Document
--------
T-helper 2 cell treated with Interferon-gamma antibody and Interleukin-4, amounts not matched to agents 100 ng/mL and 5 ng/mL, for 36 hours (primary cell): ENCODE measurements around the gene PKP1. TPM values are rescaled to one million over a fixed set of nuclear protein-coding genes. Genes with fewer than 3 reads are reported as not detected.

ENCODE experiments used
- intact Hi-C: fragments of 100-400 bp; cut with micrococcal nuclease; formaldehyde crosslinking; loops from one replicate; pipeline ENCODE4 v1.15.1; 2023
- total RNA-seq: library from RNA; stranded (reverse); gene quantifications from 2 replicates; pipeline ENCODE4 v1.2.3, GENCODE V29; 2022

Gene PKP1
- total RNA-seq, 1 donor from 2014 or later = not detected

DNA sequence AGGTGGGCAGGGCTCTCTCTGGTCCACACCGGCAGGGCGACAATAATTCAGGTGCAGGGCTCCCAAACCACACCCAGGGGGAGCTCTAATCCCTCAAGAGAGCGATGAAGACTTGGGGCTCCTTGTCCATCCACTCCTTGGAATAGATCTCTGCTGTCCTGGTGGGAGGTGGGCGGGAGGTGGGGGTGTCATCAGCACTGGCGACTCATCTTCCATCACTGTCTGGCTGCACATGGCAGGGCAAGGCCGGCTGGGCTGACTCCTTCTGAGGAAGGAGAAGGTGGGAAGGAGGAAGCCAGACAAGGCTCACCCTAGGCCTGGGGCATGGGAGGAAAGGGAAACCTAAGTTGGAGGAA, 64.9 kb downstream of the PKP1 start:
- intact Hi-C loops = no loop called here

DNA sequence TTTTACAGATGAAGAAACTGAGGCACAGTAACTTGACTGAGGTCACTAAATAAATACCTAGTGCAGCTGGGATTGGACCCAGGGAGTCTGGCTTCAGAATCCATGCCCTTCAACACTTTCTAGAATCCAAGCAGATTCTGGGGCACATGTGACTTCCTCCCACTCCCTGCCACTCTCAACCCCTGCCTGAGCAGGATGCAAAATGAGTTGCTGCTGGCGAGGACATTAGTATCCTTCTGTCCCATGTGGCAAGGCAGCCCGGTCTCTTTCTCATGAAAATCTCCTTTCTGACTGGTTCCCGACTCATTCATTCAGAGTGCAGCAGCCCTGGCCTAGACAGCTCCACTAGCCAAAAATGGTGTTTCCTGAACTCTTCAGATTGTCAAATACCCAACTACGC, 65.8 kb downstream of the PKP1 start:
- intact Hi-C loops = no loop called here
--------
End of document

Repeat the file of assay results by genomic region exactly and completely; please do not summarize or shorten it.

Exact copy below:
T-helper 2 cell treated with Interferon-gamma antibody and Interleukin-4, amounts not matched to agents 100 ng/mL and 5 ng/mL, for 36 hours (primary cell): ENCODE measurements around the gene PKP1. TPM values are rescaled to one million over a fixed set of nuclear protein-coding genes. Genes with fewer than 3 reads are reported as not detected.

ENCODE experiments used
- intact Hi-C: fragments of 100-400 bp; cut with micrococcal nuclease; formaldehyde crosslinking; loops from one replicate; pipeline ENCODE4 v1.15.1; 2023
- total RNA-seq: library from RNA; stranded (reverse); gene quantifications from 2 replicates; pipeline ENCODE4 v1.2.3, GENCODE V29; 2022

Gene PKP1
- total RNA-seq, 1 donor from 2014 or later = not detected

DNA sequence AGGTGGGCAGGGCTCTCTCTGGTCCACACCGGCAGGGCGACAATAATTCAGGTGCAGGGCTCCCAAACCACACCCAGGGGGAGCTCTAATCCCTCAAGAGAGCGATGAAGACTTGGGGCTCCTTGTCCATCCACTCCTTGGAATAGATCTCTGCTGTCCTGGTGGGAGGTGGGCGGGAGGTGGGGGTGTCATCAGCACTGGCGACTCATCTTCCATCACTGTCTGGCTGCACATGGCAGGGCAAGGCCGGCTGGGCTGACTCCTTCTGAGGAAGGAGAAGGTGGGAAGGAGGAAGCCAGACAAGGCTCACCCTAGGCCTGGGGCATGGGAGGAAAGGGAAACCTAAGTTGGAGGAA, 64.9 kb downstream of the PKP1 start:
- intact Hi-C loops = no loop called here

DNA sequence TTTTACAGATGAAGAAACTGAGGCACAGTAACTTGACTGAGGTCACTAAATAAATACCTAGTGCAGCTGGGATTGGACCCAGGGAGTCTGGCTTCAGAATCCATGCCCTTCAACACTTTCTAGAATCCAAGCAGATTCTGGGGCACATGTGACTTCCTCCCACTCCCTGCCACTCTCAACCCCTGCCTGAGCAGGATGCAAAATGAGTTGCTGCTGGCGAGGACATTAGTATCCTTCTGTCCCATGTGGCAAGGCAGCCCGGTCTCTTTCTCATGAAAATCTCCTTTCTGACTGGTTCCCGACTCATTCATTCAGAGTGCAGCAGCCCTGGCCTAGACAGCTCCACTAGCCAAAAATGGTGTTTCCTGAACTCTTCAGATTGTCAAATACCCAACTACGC, 65.8 kb downstream of the PKP1 start:
- intact Hi-C loops = no loop called here